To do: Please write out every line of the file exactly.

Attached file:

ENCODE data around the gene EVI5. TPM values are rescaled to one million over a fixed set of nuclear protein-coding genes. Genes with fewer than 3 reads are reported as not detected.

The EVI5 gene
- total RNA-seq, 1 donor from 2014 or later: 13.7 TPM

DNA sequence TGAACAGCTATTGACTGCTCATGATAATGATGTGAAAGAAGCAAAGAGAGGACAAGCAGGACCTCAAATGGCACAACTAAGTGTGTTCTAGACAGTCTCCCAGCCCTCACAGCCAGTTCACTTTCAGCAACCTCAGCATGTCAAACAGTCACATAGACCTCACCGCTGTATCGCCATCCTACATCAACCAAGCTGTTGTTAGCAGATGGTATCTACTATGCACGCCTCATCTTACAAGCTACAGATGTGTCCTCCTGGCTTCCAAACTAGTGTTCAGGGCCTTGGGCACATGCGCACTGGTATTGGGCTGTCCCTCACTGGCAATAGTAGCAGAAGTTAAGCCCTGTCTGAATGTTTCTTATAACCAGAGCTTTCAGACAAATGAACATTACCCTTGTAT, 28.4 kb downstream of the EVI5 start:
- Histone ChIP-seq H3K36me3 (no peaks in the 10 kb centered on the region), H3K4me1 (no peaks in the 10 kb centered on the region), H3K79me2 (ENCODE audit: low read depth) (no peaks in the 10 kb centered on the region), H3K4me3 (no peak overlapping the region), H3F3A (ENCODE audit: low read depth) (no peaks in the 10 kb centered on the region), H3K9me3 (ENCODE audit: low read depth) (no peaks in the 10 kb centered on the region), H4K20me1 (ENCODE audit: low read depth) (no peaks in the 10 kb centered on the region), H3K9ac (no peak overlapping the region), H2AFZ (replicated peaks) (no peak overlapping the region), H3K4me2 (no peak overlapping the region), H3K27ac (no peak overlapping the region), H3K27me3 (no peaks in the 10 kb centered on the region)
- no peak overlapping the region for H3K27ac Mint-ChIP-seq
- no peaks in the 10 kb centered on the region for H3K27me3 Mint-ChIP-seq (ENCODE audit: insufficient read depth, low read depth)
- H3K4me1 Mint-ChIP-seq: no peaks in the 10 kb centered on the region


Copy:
ENCODE data around the gene EVI5. TPM values are rescaled to one million over a fixed set of nuclear protein-coding genes. Genes with fewer than 3 reads are reported as not detected.

The EVI5 gene
- total RNA-seq, 1 donor from 2014 or later: 13.7 TPM

DNA sequence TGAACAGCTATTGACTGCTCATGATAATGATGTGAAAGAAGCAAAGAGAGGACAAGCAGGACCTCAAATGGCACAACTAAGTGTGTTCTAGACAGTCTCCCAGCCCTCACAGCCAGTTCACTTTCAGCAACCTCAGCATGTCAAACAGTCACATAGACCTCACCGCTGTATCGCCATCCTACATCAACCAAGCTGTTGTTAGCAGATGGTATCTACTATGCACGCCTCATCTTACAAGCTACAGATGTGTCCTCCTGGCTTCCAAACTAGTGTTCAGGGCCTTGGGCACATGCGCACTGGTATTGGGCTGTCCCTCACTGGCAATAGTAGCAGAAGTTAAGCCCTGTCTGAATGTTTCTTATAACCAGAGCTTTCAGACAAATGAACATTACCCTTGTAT, 28.4 kb downstream of the EVI5 start:
- Histone ChIP-seq H3K36me3 (no peaks in the 10 kb centered on the region), H3K4me1 (no peaks in the 10 kb centered on the region), H3K79me2 (ENCODE audit: low read depth) (no peaks in the 10 kb centered on the region), H3K4me3 (no peak overlapping the region), H3F3A (ENCODE audit: low read depth) (no peaks in the 10 kb centered on the region), H3K9me3 (ENCODE audit: low read depth) (no peaks in the 10 kb centered on the region), H4K20me1 (ENCODE audit: low read depth) (no peaks in the 10 kb centered on the region), H3K9ac (no peak overlapping the region), H2AFZ (replicated peaks) (no peak overlapping the region), H3K4me2 (no peak overlapping the region), H3K27ac (no peak overlapping the region), H3K27me3 (no peaks in the 10 kb centered on the region)
- no peak overlapping the region for H3K27ac Mint-ChIP-seq
- no peaks in the 10 kb centered on the region for H3K27me3 Mint-ChIP-seq (ENCODE audit: insufficient read depth, low read depth)
- H3K4me1 Mint-ChIP-seq: no peaks in the 10 kb centered on the region